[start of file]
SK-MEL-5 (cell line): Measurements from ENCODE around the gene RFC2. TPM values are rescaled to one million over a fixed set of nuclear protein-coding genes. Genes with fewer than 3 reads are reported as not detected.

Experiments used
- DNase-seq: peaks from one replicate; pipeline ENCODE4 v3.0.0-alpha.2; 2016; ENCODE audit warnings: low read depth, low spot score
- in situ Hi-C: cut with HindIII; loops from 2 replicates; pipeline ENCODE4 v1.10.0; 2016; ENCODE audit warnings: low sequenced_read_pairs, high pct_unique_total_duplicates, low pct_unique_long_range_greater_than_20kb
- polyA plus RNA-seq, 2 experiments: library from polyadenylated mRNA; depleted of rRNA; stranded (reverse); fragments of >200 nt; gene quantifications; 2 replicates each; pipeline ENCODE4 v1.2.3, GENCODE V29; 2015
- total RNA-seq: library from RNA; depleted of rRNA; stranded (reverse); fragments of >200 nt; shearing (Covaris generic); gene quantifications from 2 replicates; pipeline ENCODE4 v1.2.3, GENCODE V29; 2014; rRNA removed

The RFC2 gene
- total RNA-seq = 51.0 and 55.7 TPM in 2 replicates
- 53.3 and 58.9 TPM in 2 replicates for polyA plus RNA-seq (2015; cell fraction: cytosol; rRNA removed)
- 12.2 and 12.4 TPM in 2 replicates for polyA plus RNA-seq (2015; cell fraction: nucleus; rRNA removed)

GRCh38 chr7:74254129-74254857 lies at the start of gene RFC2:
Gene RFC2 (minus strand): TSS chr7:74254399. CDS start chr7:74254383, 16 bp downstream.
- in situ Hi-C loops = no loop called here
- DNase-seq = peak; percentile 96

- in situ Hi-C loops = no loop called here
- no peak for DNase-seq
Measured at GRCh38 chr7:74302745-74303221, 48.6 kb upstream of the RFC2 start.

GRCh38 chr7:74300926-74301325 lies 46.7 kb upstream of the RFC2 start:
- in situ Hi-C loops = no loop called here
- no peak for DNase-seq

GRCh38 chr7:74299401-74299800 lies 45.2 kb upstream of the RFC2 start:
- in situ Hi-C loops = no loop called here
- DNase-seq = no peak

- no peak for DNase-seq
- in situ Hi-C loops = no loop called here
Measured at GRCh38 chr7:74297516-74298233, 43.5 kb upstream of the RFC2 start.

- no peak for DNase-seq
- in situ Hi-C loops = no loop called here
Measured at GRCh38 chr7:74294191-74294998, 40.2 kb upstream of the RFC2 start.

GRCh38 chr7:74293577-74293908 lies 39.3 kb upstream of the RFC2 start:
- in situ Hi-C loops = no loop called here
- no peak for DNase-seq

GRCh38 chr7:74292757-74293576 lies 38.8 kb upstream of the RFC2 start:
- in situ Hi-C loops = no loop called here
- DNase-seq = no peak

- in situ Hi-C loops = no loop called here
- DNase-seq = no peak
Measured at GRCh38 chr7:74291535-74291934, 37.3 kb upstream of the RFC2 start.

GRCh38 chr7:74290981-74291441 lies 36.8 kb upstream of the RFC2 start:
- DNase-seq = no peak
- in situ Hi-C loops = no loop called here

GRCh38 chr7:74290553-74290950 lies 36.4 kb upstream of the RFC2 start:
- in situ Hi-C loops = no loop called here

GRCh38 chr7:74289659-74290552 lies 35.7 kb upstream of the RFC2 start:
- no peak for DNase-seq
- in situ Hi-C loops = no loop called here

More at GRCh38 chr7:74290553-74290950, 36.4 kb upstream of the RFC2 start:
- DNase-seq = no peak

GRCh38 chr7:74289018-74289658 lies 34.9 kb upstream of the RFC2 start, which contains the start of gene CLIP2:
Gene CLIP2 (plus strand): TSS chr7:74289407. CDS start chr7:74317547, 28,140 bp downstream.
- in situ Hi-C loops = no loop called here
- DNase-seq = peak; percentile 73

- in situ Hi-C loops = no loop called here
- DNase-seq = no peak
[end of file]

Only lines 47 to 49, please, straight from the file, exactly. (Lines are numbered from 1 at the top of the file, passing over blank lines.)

More at GRCh38 chr7:74290553-74290950, 36.4 kb upstream of the RFC2 start:
- DNase-seq = no peak

GRCh38 chr7:74289018-74289658 lies 34.9 kb upstream of the RFC2 start, which contains the start of gene CLIP2: